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Living in community means forgiving each other’s anger | Worship

 

August 16, 2017



For many human beings, anger is not an uncommon emotion.

You may recognize the feelings of intense displeasure that arise inside of you, or someone else, that may be caused by a specific situation or another individual’s words or actions.

How do we handle those feelings of antagonism that rise up quickly or as a result of a series of events? Those feelings that threatened to rob you of your peace, making room for the mind to recall other instances when you have felt irritated by the same person’s words or actions, and perhaps giving way to other emotions, such as disappointment and distrust?

The Word of God seems to recognize some of the joys and challenges of life in community. The Bible has a lot to say about anger; the following are a couple of examples. Jesus’ first followers in the book of Acts chose to live in close community and share everything. Resources were distributed according to those who needed them the most (Acts 4:32).

Some discord occurs when someone in the community decides not to give all, but part of his possessions for the benefit of those in need (5:1-2). Anger doesn’t just affect the person or people involved. Anger can have a snowball affect, risking other relationships in the community.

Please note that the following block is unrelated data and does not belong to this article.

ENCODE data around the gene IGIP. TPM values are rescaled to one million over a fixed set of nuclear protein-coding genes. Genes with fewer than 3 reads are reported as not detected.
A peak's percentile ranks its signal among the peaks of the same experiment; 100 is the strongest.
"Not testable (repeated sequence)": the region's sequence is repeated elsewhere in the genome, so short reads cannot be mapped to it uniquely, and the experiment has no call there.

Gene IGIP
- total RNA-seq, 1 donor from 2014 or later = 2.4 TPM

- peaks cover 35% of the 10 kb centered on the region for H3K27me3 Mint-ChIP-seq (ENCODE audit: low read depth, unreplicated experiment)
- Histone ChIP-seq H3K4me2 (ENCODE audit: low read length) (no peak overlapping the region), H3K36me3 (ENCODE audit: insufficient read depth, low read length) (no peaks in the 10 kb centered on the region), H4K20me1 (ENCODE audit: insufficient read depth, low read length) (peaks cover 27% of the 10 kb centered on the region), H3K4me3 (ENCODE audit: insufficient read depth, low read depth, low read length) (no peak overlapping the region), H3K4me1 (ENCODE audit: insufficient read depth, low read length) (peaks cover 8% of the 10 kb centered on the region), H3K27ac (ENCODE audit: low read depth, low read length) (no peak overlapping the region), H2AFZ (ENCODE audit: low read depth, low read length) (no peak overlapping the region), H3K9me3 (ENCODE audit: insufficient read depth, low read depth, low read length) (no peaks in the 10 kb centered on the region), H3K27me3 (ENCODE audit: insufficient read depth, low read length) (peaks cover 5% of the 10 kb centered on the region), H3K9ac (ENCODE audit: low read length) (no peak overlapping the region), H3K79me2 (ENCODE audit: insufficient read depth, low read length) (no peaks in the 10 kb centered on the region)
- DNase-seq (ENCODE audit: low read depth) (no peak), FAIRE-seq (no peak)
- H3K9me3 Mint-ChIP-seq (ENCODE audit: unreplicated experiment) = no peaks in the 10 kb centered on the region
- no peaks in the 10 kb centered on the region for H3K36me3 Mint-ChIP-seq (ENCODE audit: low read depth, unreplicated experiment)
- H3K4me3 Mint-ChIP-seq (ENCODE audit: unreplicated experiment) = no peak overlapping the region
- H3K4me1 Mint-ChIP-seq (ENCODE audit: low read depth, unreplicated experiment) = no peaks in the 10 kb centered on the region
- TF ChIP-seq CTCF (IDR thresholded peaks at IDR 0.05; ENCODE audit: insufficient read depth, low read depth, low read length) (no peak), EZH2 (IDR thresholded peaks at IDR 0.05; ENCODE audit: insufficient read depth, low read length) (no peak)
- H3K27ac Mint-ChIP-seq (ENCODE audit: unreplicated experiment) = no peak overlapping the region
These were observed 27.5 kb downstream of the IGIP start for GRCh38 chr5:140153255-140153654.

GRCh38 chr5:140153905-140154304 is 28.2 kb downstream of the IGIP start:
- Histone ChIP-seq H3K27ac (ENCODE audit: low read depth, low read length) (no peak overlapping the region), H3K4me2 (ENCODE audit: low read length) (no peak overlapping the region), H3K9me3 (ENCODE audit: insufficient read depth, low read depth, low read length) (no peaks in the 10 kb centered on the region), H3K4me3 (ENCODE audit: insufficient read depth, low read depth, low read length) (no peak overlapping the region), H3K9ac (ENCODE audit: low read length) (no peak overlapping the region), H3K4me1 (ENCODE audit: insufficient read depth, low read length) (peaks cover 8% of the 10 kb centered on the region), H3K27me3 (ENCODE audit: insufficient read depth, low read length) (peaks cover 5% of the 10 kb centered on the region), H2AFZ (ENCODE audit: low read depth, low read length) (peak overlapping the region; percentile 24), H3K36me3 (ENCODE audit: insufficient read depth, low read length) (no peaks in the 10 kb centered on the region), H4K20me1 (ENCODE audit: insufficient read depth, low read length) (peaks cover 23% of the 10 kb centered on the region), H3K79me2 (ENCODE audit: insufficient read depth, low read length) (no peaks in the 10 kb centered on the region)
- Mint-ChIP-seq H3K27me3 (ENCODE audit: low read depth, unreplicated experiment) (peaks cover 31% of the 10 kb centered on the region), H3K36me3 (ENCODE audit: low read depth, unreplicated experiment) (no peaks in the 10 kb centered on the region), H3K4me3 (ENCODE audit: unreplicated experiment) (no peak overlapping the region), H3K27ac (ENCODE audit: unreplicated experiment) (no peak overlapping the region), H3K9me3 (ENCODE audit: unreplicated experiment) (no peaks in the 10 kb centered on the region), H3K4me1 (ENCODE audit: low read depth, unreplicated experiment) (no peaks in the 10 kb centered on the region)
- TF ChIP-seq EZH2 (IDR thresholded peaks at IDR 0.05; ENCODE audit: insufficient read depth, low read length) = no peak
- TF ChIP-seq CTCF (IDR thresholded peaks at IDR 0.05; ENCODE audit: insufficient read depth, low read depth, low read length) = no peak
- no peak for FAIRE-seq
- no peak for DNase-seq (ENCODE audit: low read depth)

Human emotions play an important role in how we treat others. In the height of our emotions most human beings, including myself, forget what we share, our common humanity.

Even the Christian community in Ephesus was reminded, “So then, putting away falsehood, let all of us speak the truth to our neighbors, for we are members of one another (Ephesians 4:25).” Most human beings have more in common than differences.

The next part acknowledges the feelings of irritation one might feel toward another. “Be angry but do not sin; do not let the sun go down on your anger (4:26).” What matters though, is how we humans deal with those emotions when they rise up inside of us.

Ultimately, the author of the book to the Ephesians advises the faith community, “…and be kind to one another, tenderhearted, forgiving one another, as God in Christ has forgiven you (4:32).” This is part of life in community, someone will wrong us and we will wrong someone.

And when we do, most often asking or granting forgiveness leaves room for reconciliation, peace, expressions of love and restoration of community.

Arhiana Shek is a mission developer and pastor at Faith Lutheran Church, a Lutheran church serving Latinos of Snohomish County. The church is at 6708 Cady Road in Everett.

 

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